Lawsuit Challenges Iowa Law Banning Schools from Requiring Masks
DES MOINES, Iowa — Eleven parents of children with disabilities and Iowa disability rights groups have filed a federal lawsuit today challenging an Iowa law that bans school districts from imposing mask mandates in schools.
The parents and disability rights advocates are taking the action to protect children who are too young to be vaccinated whose disabilities, including underlying health conditions, make them particularly susceptible to severe illness, long haul COVID symptoms, or even death from COVID-19. They argue that the ban on mask mandates discriminates against these students in education, effectively excluding them from public schools and denying them equal access to education. That is a violation of the Americans with Disabilities Act (ADA) and Section 504 of the Rehabilitation Act.
“HF 847 is a civil rights violation that puts vulnerable kids in a dangerous situation. We all should be able to agree that it’s not fair to force kids out of school because they have health conditions and disabilities that put them at a higher risk of serious complications from COVID,” said ACLU of Iowa Legal Director Rita Bettis Austen. “It’s also not fair to require parents to expose their children to these risks just so they can go to school. We are asking the court to block HF 847 so that our schools will be able to require masks when necessary to ensure an equal education for all kids.”
Earlier this year, the Iowa Legislature passed House File 847. It prevents local school districts from requiring anyone to wear a face mask and was signed into law by Gov. Kim Reynolds. The lawsuit filed today is asking the district court to block the provision of the law prohibiting mask requirements at school as a violation of federal law (ADA and the Rehabilitation Act) and to order the state to allow school districts to adopt mask mandates for their students and staff.
Online learning opportunities vary greatly by district. Some Iowa schools are offering no online learning and some are offering only prerecorded materials and no live teacher support. These options do not provide and equal or even adequate education, especially for young children and especially for children with disabilities.
“Prohibiting schools from taking reasonable steps to protect the health of their students forces parents to make an impossible choice: their child’s education or their child’s health,” said Susan Mizner, director of the ACLU’s Disability Rights Program. “Students with health conditions or disabilities that make them vulnerable to COVID have a right to attend school without endangering their health or safety. Schools who have children with these conditions have legal obligations under federal disability rights laws.”
The clients in the case are the Arc of Iowa and 11 parents of minor children across the state with disabilities whose health could be at risk due to the enforcement of this provision. They are represented by the American Civil Liberties Union, the ACLU of Iowa, Disability Rights Iowa, the Arc of the United States, and law firms Arnold & Porter and Duff Law Firm, P.L.C. This is the second federal lawsuit the ACLU has filed challenging a statewide ban on mask mandates in schools, following a lawsuit in South Carolina last week.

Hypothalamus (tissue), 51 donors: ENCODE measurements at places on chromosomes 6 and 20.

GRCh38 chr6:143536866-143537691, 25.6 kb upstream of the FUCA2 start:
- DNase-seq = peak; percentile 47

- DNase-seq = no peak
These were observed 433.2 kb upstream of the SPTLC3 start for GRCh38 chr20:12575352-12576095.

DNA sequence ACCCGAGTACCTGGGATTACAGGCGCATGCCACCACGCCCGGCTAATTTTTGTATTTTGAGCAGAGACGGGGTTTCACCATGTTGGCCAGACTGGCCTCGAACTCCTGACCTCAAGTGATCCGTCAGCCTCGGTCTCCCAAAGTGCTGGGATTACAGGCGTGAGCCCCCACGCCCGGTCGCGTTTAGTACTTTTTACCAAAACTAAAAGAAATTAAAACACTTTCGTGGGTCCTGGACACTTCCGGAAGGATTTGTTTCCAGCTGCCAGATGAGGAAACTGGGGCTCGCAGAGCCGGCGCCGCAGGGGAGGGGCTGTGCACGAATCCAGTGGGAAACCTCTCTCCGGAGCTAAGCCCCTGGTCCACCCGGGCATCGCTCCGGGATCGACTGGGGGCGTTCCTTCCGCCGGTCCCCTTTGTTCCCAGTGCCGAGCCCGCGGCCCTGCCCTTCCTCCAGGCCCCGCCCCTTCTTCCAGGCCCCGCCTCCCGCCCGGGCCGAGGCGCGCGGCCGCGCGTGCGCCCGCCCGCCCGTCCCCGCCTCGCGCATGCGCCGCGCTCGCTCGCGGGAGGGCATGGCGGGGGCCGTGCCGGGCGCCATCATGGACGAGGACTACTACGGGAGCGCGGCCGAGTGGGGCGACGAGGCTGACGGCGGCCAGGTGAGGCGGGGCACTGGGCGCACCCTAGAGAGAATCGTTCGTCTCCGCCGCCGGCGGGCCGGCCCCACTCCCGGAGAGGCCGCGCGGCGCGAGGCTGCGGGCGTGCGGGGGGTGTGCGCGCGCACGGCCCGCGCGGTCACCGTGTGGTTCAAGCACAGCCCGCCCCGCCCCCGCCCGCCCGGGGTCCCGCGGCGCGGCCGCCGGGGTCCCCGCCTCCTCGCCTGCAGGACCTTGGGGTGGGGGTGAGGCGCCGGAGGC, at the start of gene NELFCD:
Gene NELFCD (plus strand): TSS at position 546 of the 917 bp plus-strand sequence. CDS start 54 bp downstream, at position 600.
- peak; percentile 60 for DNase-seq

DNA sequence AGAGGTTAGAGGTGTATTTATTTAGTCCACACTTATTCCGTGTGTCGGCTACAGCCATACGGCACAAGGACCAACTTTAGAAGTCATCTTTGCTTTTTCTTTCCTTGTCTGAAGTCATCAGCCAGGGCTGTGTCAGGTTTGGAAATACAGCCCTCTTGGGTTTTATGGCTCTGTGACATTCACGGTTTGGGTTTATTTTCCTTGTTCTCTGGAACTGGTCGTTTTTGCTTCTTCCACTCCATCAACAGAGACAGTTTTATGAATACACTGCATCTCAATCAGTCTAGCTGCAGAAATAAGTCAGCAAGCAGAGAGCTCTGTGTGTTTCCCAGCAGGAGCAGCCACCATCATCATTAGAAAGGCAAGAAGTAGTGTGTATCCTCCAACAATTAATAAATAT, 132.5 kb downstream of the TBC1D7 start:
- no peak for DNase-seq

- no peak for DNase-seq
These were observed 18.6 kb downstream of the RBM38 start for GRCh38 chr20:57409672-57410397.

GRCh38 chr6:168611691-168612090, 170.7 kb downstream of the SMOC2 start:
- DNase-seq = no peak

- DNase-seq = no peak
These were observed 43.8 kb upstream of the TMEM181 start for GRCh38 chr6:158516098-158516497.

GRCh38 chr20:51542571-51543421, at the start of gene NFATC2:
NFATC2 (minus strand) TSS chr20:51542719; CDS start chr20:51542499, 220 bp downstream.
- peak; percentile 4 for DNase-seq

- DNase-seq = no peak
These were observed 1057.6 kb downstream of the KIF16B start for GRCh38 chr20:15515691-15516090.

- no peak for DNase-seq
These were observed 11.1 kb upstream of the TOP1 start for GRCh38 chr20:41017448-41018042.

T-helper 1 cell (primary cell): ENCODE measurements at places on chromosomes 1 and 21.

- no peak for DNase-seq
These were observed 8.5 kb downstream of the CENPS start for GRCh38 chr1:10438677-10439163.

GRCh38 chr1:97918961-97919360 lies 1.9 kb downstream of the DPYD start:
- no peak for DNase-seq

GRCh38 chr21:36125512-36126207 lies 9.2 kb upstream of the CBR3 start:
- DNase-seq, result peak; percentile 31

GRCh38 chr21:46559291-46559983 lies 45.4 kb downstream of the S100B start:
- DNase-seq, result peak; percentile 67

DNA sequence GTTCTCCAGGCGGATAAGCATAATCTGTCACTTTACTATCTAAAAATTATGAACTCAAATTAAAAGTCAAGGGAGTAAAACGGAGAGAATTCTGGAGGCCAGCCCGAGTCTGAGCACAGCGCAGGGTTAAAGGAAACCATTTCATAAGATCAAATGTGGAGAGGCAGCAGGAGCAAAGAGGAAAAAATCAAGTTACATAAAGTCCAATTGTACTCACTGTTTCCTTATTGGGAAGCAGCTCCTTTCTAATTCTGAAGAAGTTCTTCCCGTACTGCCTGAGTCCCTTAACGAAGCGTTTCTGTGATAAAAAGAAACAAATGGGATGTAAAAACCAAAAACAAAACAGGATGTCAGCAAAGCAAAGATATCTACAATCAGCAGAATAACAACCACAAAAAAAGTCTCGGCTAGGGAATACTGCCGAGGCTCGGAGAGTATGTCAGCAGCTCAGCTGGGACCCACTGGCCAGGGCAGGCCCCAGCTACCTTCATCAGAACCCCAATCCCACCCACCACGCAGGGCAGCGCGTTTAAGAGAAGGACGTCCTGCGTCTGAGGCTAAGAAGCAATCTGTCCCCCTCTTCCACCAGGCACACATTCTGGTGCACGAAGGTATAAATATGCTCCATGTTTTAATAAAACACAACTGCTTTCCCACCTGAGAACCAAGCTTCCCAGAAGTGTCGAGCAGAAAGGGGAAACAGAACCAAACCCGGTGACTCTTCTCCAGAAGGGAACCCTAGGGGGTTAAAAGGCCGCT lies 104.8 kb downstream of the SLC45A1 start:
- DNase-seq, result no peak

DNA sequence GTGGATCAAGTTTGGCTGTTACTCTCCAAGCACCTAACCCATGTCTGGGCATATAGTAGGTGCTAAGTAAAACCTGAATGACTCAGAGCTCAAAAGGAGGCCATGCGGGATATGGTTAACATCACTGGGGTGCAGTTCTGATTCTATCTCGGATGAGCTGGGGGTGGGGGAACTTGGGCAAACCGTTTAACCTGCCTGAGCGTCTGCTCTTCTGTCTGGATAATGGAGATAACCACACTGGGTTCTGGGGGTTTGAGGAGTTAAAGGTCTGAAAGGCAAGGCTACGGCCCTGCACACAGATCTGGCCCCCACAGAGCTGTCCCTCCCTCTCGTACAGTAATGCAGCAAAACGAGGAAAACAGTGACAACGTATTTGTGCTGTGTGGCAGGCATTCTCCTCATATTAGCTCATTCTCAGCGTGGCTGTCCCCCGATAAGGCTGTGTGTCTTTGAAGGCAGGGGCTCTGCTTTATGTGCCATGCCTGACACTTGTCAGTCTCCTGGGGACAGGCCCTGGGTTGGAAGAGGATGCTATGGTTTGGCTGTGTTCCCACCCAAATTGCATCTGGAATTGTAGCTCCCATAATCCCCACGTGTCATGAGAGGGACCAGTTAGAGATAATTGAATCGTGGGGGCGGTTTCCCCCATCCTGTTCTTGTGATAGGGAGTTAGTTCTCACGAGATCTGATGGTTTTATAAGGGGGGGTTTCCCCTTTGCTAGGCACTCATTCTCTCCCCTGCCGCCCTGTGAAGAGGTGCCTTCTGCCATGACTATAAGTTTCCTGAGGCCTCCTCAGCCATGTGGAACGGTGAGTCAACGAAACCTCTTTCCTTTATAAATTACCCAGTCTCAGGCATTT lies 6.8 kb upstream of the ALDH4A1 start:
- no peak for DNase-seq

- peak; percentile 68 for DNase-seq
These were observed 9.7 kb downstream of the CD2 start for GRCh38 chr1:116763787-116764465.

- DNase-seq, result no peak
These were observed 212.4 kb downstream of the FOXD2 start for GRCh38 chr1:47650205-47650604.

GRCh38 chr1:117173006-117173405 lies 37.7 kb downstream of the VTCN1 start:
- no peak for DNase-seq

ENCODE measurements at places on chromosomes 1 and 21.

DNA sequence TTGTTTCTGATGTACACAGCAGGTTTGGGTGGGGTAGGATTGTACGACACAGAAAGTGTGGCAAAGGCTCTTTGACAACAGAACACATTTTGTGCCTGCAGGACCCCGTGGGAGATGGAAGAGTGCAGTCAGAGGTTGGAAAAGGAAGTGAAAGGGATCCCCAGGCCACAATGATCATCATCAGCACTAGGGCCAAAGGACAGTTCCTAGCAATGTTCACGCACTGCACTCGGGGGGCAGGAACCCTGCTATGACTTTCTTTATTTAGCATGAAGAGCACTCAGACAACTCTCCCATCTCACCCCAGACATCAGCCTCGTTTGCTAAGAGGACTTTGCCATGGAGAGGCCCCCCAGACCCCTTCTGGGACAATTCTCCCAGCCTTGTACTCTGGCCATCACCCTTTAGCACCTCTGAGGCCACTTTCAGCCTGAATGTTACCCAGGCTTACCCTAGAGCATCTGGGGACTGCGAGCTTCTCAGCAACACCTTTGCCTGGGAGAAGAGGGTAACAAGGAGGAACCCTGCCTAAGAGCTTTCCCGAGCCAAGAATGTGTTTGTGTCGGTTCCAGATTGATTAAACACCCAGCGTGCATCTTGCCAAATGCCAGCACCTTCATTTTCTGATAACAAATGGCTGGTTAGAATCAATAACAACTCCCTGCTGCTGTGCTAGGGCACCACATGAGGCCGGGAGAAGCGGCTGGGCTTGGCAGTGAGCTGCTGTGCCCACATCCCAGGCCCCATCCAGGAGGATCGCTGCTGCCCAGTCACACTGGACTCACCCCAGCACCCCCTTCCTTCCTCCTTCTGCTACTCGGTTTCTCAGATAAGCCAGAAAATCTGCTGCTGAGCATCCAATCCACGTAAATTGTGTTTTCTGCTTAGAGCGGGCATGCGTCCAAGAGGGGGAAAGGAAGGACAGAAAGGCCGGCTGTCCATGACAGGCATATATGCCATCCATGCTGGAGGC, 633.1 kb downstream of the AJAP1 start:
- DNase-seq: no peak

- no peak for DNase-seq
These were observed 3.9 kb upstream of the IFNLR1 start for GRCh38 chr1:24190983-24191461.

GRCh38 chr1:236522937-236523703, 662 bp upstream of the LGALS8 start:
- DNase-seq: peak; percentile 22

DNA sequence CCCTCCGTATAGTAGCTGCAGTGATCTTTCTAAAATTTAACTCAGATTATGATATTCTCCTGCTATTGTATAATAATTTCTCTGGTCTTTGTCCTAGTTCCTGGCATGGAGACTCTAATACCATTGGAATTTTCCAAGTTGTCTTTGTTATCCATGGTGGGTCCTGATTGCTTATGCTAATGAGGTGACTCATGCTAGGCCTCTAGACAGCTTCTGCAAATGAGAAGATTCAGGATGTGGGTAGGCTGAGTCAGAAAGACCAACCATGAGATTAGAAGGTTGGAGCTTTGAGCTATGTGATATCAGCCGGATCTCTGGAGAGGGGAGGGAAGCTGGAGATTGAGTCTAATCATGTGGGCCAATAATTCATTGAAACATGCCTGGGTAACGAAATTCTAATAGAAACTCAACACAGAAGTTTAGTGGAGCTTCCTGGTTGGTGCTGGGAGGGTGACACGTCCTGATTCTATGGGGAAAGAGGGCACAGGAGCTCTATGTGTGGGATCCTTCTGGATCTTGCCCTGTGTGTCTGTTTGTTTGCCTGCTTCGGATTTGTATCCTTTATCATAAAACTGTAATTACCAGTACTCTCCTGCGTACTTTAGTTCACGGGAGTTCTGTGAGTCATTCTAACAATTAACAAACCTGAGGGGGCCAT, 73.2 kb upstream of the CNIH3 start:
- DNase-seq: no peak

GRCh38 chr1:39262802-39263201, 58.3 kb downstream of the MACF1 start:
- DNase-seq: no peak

Below are additional quotes from litigators and clients:
Doug Cunningham, executive director of Arc of Iowa, an advocacy organization for people with intellectual and developmental disabilities, said:
“This should not be a political issue. It’s an issue that affects the health and wellbeing of the children with disabilities in our state, and I would like to think that all political groups embrace that basic principle. This law is making it impossible for many students to go to school. I see first-hand how families have to make an awful choice—the health or safety of their child or their education. Being safe at school is a right. Getting an education is a right. I’m hopeful this lawsuit will correct this terrible situation that our state government is creating for nearly any family in the state who has a school-aged child with a condition threatened by COVID.”
Catherine E. Johnson, executive director of Disability Rights Iowa, said:
“Excluding students with disabilities from public education was routine practice prior to Congress enacting federal protections. For more than 40 years, students with disabilities have been protected from discrimination based on disability by Section 504 of the Rehabilitation Act and the Americans with Disabilities Act. These federal laws guarantee students with disabilities the right to equal access to a public education alongside their general education peers. HF 847 effectively excludes students with disabilities from public education and denies them equal access, in violation of the Americans with Disabilities Act and Section 504 of the Rehabilitation Act. We request the court block HF 847 so that public schools can comply with their obligations under Section 504 of the Rehabilitation Act and the Americans with Disabilities Act, and restore our students with disabilities civil rights to equal access to education.”
Additional quotes from clients can be found here: https://www.aclu.org/arc-iowa-v-reynolds-client-statements
The complaint is here: https://www.aclu.org/legal-document/arc-iowa-v-reynolds-complaint
Photos and videos of some clients, attorneys, and organizational logos available here: https://drive.google.com/drive/folders/1-XIhBS5ZyNVRRh9lENyhqMbJi5PLqqky
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